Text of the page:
Most people know that it is not ideal to die without leaving behind a will. However, fewer people understand that leaving behind multiple wills can also be a major concern in estate planning – and a problem that can derail even your best laid plans.
While there are limited circumstances in which multiple wills can be complimentary, useful, appropriate, and valid, such as when an individual has property in multiple countries and wills in each of those countries, multiple wills within the United States are almost never a good thing.
What Happens When There is More Than One Will?
It is normal to write multiple wills during your lifetime: you may change your mind about how to distribute your assets, your family dynamics may change, or your general life situation could change. In most cases, your most recent will document will contain a clause that revokes all past wills. However, in some instances, multiple wills are considered and contested in court, which can be a long, complicated, and expensive process.
Two existing wills could be pitted against each other in court if:
- The most recent will does not revoke past wills.
- The most recent will was not properly executed.
- The most recent will may have been wrongfully influenced by a beneficiary.
- The most recent will was written when the testator was not of sound mind.
- It is unclear which will is the most recent will.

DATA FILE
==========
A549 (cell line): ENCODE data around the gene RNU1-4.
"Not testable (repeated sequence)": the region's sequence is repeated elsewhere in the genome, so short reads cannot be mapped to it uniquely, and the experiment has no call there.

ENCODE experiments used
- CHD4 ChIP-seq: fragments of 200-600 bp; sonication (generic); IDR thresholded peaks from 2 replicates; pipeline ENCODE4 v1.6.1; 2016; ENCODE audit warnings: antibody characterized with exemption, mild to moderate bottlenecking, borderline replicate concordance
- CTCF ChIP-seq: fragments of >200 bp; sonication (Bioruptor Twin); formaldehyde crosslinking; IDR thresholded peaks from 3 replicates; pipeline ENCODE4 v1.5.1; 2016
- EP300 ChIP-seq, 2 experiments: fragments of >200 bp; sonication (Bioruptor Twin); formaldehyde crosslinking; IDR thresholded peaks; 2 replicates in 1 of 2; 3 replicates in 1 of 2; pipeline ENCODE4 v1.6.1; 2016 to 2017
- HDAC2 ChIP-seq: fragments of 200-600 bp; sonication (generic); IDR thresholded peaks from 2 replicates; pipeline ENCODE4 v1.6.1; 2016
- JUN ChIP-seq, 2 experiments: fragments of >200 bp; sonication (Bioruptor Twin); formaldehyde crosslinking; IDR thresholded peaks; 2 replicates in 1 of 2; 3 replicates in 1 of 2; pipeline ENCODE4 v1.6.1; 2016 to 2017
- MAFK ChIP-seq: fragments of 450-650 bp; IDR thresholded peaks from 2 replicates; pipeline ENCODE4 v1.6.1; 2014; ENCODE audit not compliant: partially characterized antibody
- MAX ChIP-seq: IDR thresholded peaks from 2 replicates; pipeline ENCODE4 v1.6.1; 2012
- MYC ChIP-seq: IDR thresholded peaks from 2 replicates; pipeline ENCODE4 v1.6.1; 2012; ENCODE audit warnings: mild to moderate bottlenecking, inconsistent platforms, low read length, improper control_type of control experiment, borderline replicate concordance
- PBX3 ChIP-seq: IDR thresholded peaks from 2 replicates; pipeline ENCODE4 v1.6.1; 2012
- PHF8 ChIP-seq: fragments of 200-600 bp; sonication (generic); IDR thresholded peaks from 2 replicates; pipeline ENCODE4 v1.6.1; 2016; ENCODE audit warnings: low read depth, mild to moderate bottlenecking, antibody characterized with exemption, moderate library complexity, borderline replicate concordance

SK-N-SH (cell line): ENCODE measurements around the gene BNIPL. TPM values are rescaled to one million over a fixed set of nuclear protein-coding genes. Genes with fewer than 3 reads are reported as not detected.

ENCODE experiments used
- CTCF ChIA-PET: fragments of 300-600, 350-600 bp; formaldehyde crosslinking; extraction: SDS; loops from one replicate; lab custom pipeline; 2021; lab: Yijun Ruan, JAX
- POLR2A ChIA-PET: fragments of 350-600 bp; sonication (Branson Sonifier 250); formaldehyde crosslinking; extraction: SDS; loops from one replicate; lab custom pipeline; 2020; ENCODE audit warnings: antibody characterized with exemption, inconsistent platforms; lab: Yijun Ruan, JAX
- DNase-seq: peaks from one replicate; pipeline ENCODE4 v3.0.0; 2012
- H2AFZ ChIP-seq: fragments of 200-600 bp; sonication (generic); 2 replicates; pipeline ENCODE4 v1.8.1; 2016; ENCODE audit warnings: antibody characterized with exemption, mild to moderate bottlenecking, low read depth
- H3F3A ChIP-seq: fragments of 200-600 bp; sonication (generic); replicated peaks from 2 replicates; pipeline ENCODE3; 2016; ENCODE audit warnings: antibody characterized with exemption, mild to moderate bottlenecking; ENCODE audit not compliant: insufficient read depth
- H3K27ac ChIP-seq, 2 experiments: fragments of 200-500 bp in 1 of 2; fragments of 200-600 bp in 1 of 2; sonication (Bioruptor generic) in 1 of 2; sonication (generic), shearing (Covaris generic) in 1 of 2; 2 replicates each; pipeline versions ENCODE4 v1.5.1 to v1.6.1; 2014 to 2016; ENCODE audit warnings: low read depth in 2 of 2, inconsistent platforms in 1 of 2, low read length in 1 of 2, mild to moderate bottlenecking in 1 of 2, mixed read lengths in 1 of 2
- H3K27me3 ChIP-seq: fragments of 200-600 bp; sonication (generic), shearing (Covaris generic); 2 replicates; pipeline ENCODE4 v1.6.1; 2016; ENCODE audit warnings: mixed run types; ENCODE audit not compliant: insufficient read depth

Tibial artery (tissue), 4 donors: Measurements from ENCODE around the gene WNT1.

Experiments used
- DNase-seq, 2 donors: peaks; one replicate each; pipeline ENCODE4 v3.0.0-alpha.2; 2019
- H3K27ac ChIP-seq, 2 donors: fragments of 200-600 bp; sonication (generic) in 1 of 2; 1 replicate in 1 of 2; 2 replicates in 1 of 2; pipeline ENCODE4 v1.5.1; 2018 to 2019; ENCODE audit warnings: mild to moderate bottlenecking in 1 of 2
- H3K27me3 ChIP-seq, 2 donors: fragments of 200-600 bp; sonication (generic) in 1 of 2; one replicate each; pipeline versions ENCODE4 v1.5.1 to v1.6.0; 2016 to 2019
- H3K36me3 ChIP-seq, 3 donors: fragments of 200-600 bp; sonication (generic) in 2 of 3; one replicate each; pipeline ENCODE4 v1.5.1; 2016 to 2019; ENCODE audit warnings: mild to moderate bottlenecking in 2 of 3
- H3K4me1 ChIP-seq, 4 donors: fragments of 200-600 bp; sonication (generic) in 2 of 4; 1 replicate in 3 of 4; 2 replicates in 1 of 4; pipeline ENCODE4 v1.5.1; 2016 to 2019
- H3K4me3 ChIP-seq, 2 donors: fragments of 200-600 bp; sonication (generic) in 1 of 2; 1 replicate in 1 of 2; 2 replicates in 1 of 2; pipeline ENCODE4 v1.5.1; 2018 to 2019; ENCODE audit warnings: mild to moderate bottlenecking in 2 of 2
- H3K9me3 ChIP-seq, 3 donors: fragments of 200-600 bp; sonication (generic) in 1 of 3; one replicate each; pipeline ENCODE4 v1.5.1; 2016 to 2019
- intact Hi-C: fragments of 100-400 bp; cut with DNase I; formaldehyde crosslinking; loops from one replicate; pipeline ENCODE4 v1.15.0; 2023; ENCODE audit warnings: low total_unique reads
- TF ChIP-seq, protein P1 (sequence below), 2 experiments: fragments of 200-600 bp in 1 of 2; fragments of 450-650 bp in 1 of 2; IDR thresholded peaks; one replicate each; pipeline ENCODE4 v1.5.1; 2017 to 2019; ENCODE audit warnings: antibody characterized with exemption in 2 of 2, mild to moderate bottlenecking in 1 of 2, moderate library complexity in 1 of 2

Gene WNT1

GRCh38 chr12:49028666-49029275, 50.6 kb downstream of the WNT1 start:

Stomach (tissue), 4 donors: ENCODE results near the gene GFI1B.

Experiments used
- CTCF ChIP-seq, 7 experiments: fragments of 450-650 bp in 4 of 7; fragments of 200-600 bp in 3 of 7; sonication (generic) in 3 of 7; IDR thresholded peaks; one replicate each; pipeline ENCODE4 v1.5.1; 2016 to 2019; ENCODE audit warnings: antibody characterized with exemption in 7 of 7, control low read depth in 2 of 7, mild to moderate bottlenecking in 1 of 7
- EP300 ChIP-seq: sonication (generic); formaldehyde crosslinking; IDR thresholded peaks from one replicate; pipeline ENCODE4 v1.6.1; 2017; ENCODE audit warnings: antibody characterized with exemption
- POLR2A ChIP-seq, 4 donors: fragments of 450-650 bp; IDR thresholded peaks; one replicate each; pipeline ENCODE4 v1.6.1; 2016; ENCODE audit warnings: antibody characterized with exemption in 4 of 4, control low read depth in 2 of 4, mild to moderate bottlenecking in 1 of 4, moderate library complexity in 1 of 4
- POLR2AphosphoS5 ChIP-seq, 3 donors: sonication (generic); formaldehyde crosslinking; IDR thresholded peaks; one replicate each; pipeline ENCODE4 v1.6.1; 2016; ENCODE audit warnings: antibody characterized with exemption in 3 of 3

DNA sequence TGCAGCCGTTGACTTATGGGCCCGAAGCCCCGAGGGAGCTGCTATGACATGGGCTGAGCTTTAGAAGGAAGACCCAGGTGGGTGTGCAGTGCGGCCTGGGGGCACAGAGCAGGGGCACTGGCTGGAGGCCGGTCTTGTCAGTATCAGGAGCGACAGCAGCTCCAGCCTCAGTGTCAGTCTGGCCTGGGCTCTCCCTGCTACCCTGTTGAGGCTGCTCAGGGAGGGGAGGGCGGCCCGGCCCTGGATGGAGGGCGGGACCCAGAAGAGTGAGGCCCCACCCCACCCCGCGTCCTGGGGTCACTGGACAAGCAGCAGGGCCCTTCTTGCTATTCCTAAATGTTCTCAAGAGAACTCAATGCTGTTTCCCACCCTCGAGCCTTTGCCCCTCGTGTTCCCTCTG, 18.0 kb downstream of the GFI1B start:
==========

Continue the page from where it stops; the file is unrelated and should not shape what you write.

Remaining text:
- Multiple versions of the same will exist.
How to Avoid Contested or Challenged Wills
The solution to avoiding multiple wills is not to avoid ever updating or rewriting your will – you simply must be extremely careful about making clear which version of your will is most recent and which will is valid. A California will and trust lawyer can help you:
- Make certain your newest will revokes all other wills.
- Make certain your older wills are destroyed and/or voided.
- Make certain your will accurately reflects all of your wishes.
- Make certain your will is properly executed in all other ways.
Get Professional Legal Help For Your Last Will & Testament in California
At The Law Office of Janet Brewer, we take a number of steps to ensure that your will and other estate planning documents are valid under California law and that they will not be contested or challenged after your death. Even if you have multiple surviving wills at the time of your passing, we will draw up your will so that it is clear that all prior wills have been revoked.
Write your will with the help of an experienced Silicon Valley estate planner, and get peace of mind that your wishes will be heeded after your death. To learn more about drawing up a will in California, or to schedule your appointment with a CA estate planning attorney, please call The Law Office of Janet Brewer today: (650) 325-8276.
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